• The health crisis hospitals can't afford to ignore, per AMA's president

    A burnout crisis has emerged among physicians that has widespread implications for clinicians and patients alike, Jack Resneck Jr., MD, American Medical Association president, wrote in an article March 9 on the organization's website. He added that changes must begin at the health system level.
  • Viewpoint: Why physicians are turning to side hustles

    The world of medicine is changing, and more physicians are turning to side hustles as an outlet and safety net, Peter Kim, MD, an anesthesiologist who started a blog to help other physicians start side businesses, wrote March 9.
  • Kaiser exec: 3 ways to ease healthcare workforce shortage

    As the nation's hospitals and health systems continue to seek solutions to an ongoing shortage of healthcare workers, Anthony Barrueta, the senior vice president of government relations for Kaiser, says simply focusing on hiring is not enough.
  • Improving hospital margins by reducing care variation

    Reducing care variation is key to better outcomes & margins. Build a strategy that helps physicians do it here.
  • 8 states considering scope of practice changes

    Eight states are considering changes to advanced practitioners' scope of practice and practice requirements to address the ongoing staffing crisis.
  • Viewpoint: Improve physician resiliency with a 'badness' plan

    "Badness" events build the invisible graveyard of every physician's career, but with a plan, physicians can be prepared to manage emotional distress, Maryna Mammoliti, MD, wrote in a March 5 post on Medpage Today's kevinmd.com.
  • Access to healthcare in New Mexico is 'drying up'

    New data reveals that New Mexico is in need of nearly 10,000 healthcare workers — ranging from physicians to nurses — in order to "bring the state up to national standards," Searchlight New Mexico found.
  • 23% of physicians are depressed, survey finds

    Nearly a quarter of U.S. physicians have symptoms of depression, yet many are hesitant to seek professional help, according to Medscape's ''Physician Burnout Report'' published March 3.
  • Tampa General Hospital receives international recognition for safety

    Tampa General Hospital in Florida announced March 2 that it has received international qualifications in two key areas from the DNV, a global certification, assurance and risk management provider.
  • 27% of physicians in Massachusetts to leave medicine in 2 years

    The Massachusetts Medical Society surveyed 500 physicians, finding some "not wholly surprising but distressing" news, WBUR reported March 2.
  • States slow to adopt 'physician associate' term

    The American Academy of Physician Associates adopted the title "physician associate" for the PA profession in May 2021. At the time, it acknowledged there would be a significant number of regulatory requirements that needed to be put in place before the new title would be broadly adopted.
  • How physicians can partner with 'Dr. Google'

    The use of the internet for medical information was only accelerated by the COVID-19 pandemic, leading to more conflicting and erroneous advice for patients to be confused by in some cases, according to a March 2 article by the Association of American Medical Colleges.
  • A rising tide to change credentialing questions on physician mental health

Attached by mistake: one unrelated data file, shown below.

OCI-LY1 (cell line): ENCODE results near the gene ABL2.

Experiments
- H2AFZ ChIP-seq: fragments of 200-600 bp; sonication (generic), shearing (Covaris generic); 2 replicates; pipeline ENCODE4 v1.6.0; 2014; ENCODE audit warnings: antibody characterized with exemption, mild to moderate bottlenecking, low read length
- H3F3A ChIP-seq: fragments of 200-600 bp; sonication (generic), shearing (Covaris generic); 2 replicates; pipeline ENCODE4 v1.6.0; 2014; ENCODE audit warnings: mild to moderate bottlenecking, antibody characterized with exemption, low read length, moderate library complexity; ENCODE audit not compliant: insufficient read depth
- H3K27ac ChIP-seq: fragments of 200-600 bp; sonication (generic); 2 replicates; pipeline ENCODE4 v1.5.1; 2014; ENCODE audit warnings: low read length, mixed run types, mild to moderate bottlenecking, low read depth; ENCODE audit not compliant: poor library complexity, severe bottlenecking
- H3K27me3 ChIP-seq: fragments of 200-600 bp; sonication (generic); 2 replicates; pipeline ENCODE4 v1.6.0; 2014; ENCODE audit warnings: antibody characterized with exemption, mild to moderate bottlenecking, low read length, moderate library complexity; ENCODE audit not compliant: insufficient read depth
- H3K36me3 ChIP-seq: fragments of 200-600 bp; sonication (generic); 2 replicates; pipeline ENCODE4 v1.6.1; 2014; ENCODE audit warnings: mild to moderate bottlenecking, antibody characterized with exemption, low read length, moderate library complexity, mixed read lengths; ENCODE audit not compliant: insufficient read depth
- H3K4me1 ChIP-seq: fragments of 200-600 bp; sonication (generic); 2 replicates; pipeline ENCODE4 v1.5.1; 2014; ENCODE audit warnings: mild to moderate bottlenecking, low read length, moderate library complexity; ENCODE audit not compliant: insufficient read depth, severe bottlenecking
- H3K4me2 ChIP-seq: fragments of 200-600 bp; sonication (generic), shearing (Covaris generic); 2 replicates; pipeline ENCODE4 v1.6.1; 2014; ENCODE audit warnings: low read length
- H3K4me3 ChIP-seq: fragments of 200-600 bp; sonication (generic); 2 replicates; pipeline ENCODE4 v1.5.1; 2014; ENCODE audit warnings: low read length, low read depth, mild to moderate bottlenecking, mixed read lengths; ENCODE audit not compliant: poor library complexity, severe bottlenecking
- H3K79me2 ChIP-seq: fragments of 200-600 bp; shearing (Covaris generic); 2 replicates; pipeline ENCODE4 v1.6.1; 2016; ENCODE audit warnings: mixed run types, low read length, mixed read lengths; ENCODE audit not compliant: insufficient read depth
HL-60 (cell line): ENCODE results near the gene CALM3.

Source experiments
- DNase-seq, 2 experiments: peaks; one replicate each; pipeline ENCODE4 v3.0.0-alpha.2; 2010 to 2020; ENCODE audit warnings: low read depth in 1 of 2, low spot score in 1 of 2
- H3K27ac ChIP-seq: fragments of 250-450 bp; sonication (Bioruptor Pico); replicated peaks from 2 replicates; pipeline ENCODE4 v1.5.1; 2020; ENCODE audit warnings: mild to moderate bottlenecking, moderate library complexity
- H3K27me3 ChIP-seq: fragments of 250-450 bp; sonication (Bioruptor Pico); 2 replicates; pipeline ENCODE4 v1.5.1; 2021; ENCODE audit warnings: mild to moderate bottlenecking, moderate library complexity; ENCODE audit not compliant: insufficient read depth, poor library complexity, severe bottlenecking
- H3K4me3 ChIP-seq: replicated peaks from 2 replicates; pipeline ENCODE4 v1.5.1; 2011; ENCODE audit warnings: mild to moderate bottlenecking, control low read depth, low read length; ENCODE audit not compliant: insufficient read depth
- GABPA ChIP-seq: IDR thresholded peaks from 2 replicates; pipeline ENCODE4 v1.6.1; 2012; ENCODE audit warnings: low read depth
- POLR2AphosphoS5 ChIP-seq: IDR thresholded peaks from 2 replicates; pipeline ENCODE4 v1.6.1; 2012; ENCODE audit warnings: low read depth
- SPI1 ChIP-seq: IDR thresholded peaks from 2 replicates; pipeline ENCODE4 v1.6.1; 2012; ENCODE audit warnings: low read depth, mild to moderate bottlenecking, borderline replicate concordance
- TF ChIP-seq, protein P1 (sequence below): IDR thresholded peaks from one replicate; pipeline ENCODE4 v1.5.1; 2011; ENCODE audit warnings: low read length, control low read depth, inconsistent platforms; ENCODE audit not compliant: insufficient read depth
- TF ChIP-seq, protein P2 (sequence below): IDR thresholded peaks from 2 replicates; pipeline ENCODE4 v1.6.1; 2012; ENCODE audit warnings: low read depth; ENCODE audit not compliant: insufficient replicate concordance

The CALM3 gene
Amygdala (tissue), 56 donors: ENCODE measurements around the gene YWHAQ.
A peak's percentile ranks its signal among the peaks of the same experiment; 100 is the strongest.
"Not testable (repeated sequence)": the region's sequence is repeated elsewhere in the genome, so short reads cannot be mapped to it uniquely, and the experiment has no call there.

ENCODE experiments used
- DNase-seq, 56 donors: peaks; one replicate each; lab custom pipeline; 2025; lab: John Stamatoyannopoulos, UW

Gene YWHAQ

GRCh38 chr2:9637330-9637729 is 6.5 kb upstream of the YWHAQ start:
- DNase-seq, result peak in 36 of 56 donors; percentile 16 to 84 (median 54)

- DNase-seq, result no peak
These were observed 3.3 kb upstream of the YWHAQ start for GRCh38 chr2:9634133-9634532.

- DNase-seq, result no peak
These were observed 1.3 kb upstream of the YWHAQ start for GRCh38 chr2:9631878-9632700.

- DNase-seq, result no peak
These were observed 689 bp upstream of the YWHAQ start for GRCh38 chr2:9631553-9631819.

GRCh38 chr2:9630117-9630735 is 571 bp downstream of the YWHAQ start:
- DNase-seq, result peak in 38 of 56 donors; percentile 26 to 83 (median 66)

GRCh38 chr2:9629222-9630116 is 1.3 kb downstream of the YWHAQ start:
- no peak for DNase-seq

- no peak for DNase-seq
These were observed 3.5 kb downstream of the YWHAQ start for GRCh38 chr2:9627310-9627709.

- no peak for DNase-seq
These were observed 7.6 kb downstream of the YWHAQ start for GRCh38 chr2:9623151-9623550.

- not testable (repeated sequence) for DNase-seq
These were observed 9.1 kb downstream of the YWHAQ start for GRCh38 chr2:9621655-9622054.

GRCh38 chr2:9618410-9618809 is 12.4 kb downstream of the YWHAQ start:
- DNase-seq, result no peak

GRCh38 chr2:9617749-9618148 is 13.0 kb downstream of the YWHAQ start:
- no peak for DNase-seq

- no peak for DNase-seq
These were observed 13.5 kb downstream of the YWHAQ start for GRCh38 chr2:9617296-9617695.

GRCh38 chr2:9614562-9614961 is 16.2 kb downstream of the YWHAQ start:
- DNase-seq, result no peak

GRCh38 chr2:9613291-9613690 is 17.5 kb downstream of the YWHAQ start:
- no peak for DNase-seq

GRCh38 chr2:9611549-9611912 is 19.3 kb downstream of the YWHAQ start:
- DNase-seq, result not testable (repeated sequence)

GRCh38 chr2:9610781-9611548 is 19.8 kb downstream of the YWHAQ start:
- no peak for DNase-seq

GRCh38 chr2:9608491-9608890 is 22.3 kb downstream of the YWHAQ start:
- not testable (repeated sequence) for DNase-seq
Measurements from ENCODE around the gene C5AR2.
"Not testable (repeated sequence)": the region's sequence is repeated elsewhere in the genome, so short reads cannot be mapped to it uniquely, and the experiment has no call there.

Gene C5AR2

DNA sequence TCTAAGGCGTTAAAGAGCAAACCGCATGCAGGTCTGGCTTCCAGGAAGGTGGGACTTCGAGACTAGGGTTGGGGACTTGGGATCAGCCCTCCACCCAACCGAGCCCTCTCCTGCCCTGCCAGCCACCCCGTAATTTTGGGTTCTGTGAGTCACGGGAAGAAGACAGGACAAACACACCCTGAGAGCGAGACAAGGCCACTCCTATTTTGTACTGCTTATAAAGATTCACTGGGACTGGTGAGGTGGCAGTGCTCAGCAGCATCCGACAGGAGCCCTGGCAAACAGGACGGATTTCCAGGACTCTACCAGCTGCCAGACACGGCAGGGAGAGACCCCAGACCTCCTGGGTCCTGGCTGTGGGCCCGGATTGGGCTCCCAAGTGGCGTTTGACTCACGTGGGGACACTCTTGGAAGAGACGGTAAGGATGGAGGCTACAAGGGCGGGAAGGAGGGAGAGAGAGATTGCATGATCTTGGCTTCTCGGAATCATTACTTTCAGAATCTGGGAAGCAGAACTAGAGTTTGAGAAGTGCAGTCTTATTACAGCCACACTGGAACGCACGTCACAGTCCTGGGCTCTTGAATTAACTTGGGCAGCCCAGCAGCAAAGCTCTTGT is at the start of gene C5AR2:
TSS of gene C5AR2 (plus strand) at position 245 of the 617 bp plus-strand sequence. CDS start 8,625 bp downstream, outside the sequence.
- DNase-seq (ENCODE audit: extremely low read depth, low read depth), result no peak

Credentialing applications for physicians have long included a question about whether or not they had ever received mental healthcare. Now some are advocating for that question's removal.
  • Expanding medical residency programs may help curb physician shortage

    Arkansas is in dire need of physicians and nurses, but the shortage is unlikely to be resolved anytime soon, maybe not even by 2035, the state's hospital association reports.
  • Why physicians may hide mental illness

    Nearly half of physicians reported feeling they met the criteria for a psychiatric disorder during medical school but did not seek treatment, possibly due to mental health stigma, Medscape reported.
  • Physician rejects board settlement over COVID-19 misinformation claims

    A Texas physician accused of spreading COVID-19 misinformation has rejected a disciplinary settlement with the state medical board, The Texan reported March 1. 
  • Viewpoint: Hold medical conferences in states where abortion is legal

    After Roe v. Wade was overturned in June, patients seeking abortion care traveled to states where the practice was still legal. Some physicians say medical groups should do the same when planning conferences.
  • Viewpoint: Physicians should shift the way they talk about diabetes

    Nearly 38 million people in the U.S. are living with diabetes. It is a chronic health condition physicians receive copious training around, yet treating patients without stigma-centric language is not part of it, according to Mihail Zilbermint, MD, a physician at Johns Hopkins in Baltimore.
  • 33 states where physicians can earn multistate licenses

    Thirty-three states have joined the Interstate Medical Licensure Compact, which provides physicians a voluntary, expedited pathway to practice in multiple states.
  • Alabama hospital's medical group to employ 44% more physicians this year

    Cullman (Ala.) Regional Medical Center's 35-physician medical group plans to employ 20 more physicians this year, according to The Cullman Times.
  • 29 physician specialties ranked by happiness

    Physicians' happiness varies greatly by specialty, with plastic surgeons reporting the most contentment outside of work, a Feb. 24 Medscape report found.